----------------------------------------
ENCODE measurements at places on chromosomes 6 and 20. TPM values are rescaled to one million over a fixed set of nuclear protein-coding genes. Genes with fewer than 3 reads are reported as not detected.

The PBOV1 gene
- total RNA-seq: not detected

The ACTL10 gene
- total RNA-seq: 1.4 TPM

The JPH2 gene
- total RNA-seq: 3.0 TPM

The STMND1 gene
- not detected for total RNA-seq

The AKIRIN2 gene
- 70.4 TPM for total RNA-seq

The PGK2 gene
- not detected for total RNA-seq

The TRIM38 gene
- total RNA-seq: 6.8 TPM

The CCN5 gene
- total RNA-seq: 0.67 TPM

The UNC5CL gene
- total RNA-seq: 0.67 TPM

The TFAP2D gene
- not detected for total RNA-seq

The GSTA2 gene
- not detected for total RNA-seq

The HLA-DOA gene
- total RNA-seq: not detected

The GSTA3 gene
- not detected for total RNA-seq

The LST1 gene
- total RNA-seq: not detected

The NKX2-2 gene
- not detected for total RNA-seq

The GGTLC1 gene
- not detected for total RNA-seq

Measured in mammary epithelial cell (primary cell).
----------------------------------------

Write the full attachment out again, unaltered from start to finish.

ENCODE measurements at places on chromosomes 6 and 20. TPM values are rescaled to one million over a fixed set of nuclear protein-coding genes. Genes with fewer than 3 reads are reported as not detected.

The PBOV1 gene
- total RNA-seq: not detected

The ACTL10 gene
- total RNA-seq: 1.4 TPM

The JPH2 gene
- total RNA-seq: 3.0 TPM

The STMND1 gene
- not detected for total RNA-seq

The AKIRIN2 gene
- 70.4 TPM for total RNA-seq

The PGK2 gene
- not detected for total RNA-seq

The TRIM38 gene
- total RNA-seq: 6.8 TPM

The CCN5 gene
- total RNA-seq: 0.67 TPM

The UNC5CL gene
- total RNA-seq: 0.67 TPM

The TFAP2D gene
- not detected for total RNA-seq

The GSTA2 gene
- not detected for total RNA-seq

The HLA-DOA gene
- total RNA-seq: not detected

The GSTA3 gene
- not detected for total RNA-seq

The LST1 gene
- total RNA-seq: not detected

The NKX2-2 gene
- not detected for total RNA-seq

The GGTLC1 gene
- not detected for total RNA-seq

Measured in mammary epithelial cell (primary cell).